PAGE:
We are not helpless when it come to helping ourselves of helping others dealing with Post-Traumatic Stress Disorder. We do not have to face our own PTSD alone and we do not have to face the PTSD of our loved one alone.
Below is a brief list of things that I have found helpful in dealing with PTSD in my own life and helping others in my role as a Chaplain, Pastor and a friend.
1. Educate yourself
Useful Books: (share what books have help you in our comments section)
- On Combat: The Psychology and Physiology of Deadly Conflict in War and in Peace, Lt. Col. Dave Grossman, Loren W. Christenson
- Achilles in Vietnam: Combat Trauma and the Undoing of Character, Jonathan Shay
- War and the Soul, Edward Tick
- After the Trauma the Battle Begins, Nigel W.D. Mumford
A few web resources:
- A good blog hosted by a woman that is recovering from PTSD: http://healmyptsd.com/
- A nice collection of entries focusing on the spiritual aspect of PTSD: http://www.ptsdspirituality.com/
- Our website: http://www.healingthewoundsofwar.com/
- and our Facebook page: https://www.facebook.com/HopeAndRestorationTeam
2. Accept this reality
3. Have reasonable expectation of both them and yourself.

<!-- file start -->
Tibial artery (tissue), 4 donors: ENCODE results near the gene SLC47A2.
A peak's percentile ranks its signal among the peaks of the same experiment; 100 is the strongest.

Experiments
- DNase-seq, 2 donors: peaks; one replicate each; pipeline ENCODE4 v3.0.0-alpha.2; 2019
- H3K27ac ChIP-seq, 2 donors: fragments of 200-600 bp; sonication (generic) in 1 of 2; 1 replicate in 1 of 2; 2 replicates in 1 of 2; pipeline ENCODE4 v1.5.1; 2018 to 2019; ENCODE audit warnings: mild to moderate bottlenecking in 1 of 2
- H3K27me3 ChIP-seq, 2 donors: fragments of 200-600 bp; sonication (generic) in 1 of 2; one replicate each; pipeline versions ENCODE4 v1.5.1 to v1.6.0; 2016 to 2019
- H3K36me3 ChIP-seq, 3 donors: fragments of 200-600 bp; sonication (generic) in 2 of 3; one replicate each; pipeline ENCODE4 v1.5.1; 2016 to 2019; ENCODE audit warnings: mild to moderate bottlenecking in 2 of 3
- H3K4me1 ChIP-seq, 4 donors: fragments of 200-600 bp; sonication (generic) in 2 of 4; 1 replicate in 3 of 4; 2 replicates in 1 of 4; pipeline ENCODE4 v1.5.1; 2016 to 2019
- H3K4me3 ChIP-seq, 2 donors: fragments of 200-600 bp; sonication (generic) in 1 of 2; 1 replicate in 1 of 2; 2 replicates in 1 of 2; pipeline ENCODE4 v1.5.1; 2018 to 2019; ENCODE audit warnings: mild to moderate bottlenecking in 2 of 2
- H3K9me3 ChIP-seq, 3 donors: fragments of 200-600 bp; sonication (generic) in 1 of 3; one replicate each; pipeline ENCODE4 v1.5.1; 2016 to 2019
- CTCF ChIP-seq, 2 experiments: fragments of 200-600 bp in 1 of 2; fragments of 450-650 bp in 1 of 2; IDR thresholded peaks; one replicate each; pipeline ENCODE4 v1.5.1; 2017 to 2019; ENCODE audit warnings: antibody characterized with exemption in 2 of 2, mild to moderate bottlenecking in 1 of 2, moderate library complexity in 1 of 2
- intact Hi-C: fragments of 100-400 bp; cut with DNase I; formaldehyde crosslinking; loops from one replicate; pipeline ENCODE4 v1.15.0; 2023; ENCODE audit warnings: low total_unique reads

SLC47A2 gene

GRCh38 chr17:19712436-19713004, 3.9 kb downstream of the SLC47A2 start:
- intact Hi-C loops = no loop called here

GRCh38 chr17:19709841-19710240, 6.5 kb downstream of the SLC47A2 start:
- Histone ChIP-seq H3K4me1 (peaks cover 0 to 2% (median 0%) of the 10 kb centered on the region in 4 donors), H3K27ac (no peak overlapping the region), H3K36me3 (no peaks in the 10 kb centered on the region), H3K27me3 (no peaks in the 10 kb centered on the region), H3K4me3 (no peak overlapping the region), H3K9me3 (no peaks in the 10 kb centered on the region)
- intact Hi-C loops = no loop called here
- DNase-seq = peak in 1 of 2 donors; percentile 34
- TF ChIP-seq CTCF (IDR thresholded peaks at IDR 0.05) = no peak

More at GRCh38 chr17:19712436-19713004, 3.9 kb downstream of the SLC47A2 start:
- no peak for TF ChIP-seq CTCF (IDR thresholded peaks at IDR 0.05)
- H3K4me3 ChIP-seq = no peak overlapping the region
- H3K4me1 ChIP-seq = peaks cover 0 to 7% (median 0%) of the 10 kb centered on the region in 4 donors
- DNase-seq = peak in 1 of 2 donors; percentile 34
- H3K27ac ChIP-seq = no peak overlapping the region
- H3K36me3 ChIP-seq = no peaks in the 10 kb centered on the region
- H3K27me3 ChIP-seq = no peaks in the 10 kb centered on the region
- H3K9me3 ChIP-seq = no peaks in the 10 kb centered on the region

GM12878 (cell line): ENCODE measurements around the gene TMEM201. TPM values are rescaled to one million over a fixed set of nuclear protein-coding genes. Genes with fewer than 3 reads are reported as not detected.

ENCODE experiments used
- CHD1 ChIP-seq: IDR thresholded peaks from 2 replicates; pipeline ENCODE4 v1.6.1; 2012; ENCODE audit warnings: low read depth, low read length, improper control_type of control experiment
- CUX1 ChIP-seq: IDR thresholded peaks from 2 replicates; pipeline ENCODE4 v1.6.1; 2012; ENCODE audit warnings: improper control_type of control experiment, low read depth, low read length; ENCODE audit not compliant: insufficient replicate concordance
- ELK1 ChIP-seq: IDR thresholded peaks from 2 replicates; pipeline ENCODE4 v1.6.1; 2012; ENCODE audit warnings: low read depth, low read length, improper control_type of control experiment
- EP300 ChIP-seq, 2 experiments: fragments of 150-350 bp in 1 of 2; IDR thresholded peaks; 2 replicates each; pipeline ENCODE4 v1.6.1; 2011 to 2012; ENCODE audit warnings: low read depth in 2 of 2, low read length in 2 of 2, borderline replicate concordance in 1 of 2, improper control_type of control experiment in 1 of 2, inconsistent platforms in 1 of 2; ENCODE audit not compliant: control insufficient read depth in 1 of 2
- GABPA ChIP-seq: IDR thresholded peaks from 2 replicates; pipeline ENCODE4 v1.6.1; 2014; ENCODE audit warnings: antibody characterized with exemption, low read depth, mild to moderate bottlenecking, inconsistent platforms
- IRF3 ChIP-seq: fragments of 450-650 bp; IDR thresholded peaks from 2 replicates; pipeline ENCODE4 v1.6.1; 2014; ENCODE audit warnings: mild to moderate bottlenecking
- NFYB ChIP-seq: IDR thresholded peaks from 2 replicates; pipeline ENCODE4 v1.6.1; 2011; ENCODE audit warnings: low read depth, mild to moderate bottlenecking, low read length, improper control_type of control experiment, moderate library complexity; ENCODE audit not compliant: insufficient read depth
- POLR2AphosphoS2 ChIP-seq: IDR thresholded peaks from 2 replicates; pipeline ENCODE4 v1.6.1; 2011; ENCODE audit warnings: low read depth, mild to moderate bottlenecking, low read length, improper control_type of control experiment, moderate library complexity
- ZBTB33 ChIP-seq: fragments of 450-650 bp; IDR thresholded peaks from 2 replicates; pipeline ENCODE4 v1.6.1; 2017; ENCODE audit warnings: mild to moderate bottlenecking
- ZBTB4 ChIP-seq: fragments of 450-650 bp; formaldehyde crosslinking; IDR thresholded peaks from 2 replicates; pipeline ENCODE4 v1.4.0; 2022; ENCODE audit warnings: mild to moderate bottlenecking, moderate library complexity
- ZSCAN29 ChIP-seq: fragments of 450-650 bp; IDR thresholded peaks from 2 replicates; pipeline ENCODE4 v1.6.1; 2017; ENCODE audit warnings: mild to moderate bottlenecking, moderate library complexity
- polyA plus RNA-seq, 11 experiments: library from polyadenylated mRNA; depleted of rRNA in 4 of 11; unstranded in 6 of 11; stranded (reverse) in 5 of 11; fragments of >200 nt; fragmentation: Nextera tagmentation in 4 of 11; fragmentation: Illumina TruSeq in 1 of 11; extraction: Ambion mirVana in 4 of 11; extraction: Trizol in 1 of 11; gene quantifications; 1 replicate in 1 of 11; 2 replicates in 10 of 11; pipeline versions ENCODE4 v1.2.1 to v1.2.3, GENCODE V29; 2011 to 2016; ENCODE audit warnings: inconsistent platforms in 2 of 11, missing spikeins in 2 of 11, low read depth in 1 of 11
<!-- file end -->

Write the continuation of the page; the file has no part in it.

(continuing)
4. Establish boundaries (physical abuse is always over the line)
5. Be willing and prepared to listen. (Know your limits: boundaries and expectations)
6. Be willing and prepared to join them in their journey.
Some Other Lists:
Question of the Week: What books/resources have you found helpful?
What role does helping others play in our own recovery process?
We will start out with an update of our 21 day gratitude experiment from last week’s episode: Can Gratitude Save Your Life?
3 Reasons to Reach out: The Power of Outreach
[Note: You do not have to be a veteran and suffering from war related PTSD to help a veteran with moving forward in their lives. The same is true for veterans. What you learn through your battle with stress, anxiety and PTSD can benefit non-veterans.]
- Gets focus off of you and your situation.
- Reinforces what you already know.
- It helps discover areas for improvement.